Back in the 1920s and 1930s, when most black women worked as domestics, scrub ladies and washerwomen, one young black woman born in 1895 in Washington, D.C. would spend her life on the world political and cultural stage.
It wasn't all beer and skittles, however, when her lawyer father died young and her mother had to work as a beautician.
But that didn't stop the daughter, Eslanda Cardozo Goode, from making acquaintance with a wide variety of world leaders.
"Blacks" like Jomo Kenyatta and Patrice Lumumba. "Browns" like Jawaharal Nehru and Indiria Ghandi and a bevy of "white" leftists like Emma Goldman and Max Eastman.
Eslanda starred in movies, wrote plays, novels and magazine articles and stood up against racism, colonialism, anti-Semitism. She traveled to 40 countries crossed the ocean 30 times.
She also suffered the slings and arrows of the Joe McCarthy witch hunt. You don't hear much about her these days, only about her husband, Paul Robeson, with whom she was married for 44 years.
Read all about her in "Eslanda," by Barbara Ransby (Yale University Pr, n.p.).
Wisconsin's treatment of the insane has probably received as much notice as more populous states.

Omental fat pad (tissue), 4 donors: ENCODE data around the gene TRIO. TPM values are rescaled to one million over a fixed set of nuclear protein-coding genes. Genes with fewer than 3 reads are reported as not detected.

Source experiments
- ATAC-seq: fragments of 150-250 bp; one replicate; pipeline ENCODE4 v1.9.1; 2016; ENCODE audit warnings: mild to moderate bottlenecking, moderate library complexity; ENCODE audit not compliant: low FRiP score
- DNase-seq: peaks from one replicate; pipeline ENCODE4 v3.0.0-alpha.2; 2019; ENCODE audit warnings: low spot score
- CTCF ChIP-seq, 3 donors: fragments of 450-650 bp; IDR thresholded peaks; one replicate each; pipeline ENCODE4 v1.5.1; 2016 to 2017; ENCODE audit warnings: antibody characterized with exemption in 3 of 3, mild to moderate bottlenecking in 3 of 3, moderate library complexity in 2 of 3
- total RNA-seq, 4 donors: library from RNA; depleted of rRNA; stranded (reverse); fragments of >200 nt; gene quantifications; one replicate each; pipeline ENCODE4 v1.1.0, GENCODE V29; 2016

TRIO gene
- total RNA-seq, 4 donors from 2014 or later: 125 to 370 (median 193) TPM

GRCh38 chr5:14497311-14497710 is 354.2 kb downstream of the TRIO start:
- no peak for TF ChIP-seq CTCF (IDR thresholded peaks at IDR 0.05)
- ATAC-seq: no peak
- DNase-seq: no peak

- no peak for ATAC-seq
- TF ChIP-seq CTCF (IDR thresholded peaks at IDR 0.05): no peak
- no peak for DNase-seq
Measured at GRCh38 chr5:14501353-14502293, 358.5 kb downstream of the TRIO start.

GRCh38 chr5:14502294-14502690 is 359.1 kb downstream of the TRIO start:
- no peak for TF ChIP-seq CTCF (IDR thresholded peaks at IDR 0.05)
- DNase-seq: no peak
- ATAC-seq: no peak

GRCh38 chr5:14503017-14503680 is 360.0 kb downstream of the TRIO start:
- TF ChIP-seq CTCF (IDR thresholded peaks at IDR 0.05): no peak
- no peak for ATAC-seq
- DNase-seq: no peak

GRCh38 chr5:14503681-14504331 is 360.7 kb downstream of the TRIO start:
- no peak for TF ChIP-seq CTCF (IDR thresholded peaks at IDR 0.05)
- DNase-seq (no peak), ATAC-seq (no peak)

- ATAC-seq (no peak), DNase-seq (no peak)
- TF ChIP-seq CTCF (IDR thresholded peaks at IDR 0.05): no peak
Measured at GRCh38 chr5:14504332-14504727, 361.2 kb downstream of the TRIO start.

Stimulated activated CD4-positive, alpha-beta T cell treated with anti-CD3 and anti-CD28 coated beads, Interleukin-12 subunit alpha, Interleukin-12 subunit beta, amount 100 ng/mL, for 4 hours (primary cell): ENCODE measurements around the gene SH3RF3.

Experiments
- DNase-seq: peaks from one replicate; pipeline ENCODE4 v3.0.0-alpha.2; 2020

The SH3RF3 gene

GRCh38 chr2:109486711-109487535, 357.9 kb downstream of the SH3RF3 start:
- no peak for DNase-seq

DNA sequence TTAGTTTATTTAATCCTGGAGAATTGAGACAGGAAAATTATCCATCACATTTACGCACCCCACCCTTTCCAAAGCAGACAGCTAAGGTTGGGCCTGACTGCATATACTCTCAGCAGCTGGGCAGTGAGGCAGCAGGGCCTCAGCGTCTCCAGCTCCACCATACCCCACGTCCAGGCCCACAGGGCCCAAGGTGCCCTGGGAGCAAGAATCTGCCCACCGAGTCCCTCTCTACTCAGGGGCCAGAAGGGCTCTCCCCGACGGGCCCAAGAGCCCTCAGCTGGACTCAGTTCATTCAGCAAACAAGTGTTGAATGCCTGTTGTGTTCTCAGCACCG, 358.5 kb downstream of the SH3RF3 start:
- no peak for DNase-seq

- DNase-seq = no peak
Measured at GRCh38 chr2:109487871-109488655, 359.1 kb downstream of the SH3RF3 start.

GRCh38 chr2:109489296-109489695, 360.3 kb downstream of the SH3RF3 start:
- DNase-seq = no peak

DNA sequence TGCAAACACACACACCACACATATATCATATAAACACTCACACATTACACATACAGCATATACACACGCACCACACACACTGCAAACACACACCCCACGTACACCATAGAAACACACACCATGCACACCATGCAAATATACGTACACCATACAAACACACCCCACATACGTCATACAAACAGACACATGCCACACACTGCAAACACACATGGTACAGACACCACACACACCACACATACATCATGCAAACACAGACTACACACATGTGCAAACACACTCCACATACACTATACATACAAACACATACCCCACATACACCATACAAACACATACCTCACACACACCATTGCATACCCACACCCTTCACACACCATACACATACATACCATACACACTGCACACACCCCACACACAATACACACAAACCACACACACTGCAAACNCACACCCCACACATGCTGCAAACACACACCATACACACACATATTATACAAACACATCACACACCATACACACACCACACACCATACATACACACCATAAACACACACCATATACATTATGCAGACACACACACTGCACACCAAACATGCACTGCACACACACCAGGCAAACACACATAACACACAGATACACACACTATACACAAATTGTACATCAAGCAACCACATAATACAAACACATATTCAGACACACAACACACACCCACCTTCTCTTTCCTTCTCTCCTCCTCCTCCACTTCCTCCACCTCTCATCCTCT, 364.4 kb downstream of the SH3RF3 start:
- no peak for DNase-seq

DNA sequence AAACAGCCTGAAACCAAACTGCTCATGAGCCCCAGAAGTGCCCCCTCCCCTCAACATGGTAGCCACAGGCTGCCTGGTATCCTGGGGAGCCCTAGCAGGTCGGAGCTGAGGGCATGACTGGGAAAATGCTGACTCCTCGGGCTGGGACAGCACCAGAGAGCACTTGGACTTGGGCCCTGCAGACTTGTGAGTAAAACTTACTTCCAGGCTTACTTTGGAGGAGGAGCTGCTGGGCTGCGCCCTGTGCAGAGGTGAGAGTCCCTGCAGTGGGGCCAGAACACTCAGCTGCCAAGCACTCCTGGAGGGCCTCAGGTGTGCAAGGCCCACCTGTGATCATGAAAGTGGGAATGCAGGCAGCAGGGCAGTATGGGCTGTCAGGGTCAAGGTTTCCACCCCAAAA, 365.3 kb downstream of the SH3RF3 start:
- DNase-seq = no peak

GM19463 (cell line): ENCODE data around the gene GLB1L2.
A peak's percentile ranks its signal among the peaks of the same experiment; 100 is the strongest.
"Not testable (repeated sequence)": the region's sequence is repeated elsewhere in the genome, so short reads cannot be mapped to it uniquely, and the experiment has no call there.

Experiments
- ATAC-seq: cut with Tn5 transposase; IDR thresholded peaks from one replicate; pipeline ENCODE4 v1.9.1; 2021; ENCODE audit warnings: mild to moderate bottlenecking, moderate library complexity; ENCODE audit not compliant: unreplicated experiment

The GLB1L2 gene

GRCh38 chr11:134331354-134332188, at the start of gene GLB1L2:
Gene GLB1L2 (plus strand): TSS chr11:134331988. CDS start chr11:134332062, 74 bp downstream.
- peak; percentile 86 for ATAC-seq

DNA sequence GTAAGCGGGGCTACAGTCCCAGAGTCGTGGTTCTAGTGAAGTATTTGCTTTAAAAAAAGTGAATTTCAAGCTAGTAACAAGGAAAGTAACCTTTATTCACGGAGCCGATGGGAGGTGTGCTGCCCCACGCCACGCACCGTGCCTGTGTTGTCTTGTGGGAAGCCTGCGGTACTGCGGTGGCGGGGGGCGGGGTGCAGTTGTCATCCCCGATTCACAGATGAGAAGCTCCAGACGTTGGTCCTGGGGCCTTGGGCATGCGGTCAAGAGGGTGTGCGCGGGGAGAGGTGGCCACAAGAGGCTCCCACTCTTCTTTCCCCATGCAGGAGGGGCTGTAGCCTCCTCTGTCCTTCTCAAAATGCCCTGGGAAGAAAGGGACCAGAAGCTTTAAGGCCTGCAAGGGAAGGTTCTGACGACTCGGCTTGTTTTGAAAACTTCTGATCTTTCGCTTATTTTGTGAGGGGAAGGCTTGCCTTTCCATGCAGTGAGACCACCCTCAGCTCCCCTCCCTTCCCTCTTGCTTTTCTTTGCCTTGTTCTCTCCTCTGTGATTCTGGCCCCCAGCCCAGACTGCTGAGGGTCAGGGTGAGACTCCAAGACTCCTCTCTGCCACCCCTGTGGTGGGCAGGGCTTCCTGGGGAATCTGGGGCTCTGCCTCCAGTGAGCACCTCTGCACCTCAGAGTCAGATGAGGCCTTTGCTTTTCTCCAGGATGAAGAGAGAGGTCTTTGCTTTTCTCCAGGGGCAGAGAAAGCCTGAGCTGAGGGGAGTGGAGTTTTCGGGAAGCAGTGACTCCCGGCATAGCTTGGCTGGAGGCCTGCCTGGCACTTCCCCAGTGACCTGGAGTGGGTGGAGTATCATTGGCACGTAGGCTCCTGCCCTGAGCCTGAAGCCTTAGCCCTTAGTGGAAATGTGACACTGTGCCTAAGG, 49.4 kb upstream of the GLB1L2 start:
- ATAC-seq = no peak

Back in the 1970s Michael Lesey wrote "Wisconsin Death Trip," which purported to explain the late 19th century economic crisis that overtook our country by examining Black River Falls and environs.
BRF natives didn't take kindly to many of the assertions, nor, as a neighbor, did I. But one set of facts still sticks with me.
When a Yankee tradesman went broke, in most cases, he committed suicide. But when a Norwegian-American farmer went belly up, he usually was sent to Mendota.
There's a new book out from the University of Iowa Press, "The Best Specimen of a Tyrant," by Thomas Doherty ($20 paper).
After reading it, I came to the conclusion that the Yankees probably made the right decision. Because one Yankee in this meticulously written history chose the mental hospital route.
He was a preacher, Romulus Oscar Kellogg, and he was insane. His brother committed him to Wisconsin's first mental hospital in 1865 and he didn't get out of it alive.
The rest of the book is devoted to the institution's first supervisor, one Dr. Abraham Van Norstrand, whose life would make one fabulous movie -- think of "One Flew Over the Cuckoo's Nest."
Award-winning Minnesota poet Kate Hallett Dayton is out with a new book of poems from Nodin Press ($16, paper). "Salt Heart" deals with basic elements of life, including salt:
"'She's the salt
of the earth,' some say, hard
Not the same as a Salty Dog,
an experienced sailor
or a libidinous man.
In the mission movie
marry old men, carry babies,
salt sweat streaming down
their stomachs and backs
and a little boy,
stands in the light
of an open door,
The body needs salt
to tighten muscles,
especially the heart."
Dave Wood is a past-vice president of the National Book Critics Circle and former book review editor of the Minneapolis Star Tribune.